If the Pentateuch be true, religious persecution is a duty. The dungeons of the Inquisition were temples, and the clank of every chain upon the limbs of heresy was music in the ear of God. If the Pentateuch was inspired, every heretic should be destroyed; and every man who advocates a fact inconsistent with the sacred book, should be consumed by sword and flame.In the Old Testament no one is told to reason with a heretic, and not one word is said about relying upon argument, upon education, nor upon intellectual development—nothing except simple brute force. Is there to-day a christian who will say that four thousand years ago, it was the duty of a husband to kill his wife if she differed with him upon the subject of religion? Is there one who will now say that, under such circumstances, the wife ought to have been killed? Why should God be so jealous of the wooden idols of the heathen? Could he not compete with Baal? Was he envious of the success of the Egyptian magicians? Was it not possible for him to make such a convincing display of his power as to silence forever the voice of unbelief? Did this God have to resort to force to make converts? Was he so ignorant of the structure of the human mind as to believe all honest doubt a crime? If he wished to do away with the idolatry of the Canaanites, why did he not appear to them? Why did he not give them the tables of the law? Why did he only make known his will to a few wandering savages in the desert of Sinai? Will some theologian have the kindness to answer these questions? Will some minister, who now believes in religious liberty, and eloquently denounces the intolerance of Catholicism, explain these things; will he tell us why he worships an intolerant God? Is a god who will burn a soul forever in another world, better than a christian who burns the body for a few hours in this? Is there no intellectual liberty in heaven? Do the angels all discuss questions on the same side? Are all the investigators in perdition? Will the penitent thief, winged and crowned, laugh at the honest folks in hell? Will the agony of the damned increase or decrease the happiness of God? Will there be, in the universe, an eternal auto da fe?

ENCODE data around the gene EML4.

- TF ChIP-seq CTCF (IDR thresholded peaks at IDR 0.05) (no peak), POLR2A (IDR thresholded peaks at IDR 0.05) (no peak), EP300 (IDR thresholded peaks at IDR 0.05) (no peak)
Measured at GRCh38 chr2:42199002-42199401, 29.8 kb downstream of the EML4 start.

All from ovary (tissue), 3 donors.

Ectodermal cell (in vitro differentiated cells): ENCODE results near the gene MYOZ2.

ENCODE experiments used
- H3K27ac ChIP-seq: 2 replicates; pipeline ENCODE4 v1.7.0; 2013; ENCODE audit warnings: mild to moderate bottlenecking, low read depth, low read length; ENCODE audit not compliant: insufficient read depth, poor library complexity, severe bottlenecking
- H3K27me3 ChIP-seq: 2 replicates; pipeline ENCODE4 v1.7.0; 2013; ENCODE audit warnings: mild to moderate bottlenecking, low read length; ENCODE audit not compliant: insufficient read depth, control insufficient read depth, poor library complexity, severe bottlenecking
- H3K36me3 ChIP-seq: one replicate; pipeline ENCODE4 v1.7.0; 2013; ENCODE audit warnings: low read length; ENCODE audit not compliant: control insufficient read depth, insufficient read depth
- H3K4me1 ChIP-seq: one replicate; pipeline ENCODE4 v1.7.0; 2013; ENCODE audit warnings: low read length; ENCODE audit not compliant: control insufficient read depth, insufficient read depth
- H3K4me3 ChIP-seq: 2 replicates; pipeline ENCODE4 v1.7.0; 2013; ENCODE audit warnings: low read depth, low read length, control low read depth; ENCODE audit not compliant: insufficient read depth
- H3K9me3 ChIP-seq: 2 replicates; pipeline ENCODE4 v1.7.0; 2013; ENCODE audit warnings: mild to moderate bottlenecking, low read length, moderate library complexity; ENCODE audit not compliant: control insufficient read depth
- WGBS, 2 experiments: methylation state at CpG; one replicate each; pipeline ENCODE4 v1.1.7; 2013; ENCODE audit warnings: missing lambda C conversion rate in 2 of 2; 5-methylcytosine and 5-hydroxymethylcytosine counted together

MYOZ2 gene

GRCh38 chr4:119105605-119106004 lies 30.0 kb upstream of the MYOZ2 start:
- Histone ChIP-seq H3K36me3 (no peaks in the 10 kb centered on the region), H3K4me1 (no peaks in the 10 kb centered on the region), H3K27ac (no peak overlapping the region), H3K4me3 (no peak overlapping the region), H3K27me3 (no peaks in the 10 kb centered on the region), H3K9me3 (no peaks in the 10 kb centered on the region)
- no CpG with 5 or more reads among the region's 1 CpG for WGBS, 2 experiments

There seemed no answer. He wasn't resigned to anything, he hadn't accepted or adjusted to the life he'd been forced into. Yet here he was, eight months after the plague's last victim, nine since he's spoken to another human being, ten since Virginia had died. Here he was with no future and a virtually hopeless present. Still plodding on.Instinct? Or was he just stupid? Too unimaginative to destroy himself? Why hadn't he done it in the beginning when he was in the very depths? What had impelled him to enclose the house, install a freezer, a generator, an electric stove, a water tank, build a hothouse, a workbench, burn down the houses on each side of his, collect records and books and mountains of canned supplies, even - it was fantastic when you thought about it - even put a fancy mural on the wall?Was the life force something more than words, a tangible, mind-controlling potency? Was nature somehow, in him, maintaining its spark against its own encroachments?He closed his eyes. Why think, why reason? There was no answer. His continuance was an accident and an attendant bovinity. He was just too dumb to end it all, and that was about the size of it.
He thought about that visionary lady. To die, he thought, never knowing the fierce joy and attendant comfort of a loved one's embrace. To sink into that hideous coma, to sink then into death and, perhaps, return to sterile, awful wanderings. All without knowing what it was to love and be loved.That was a tragedy more terrible than becoming a vampire.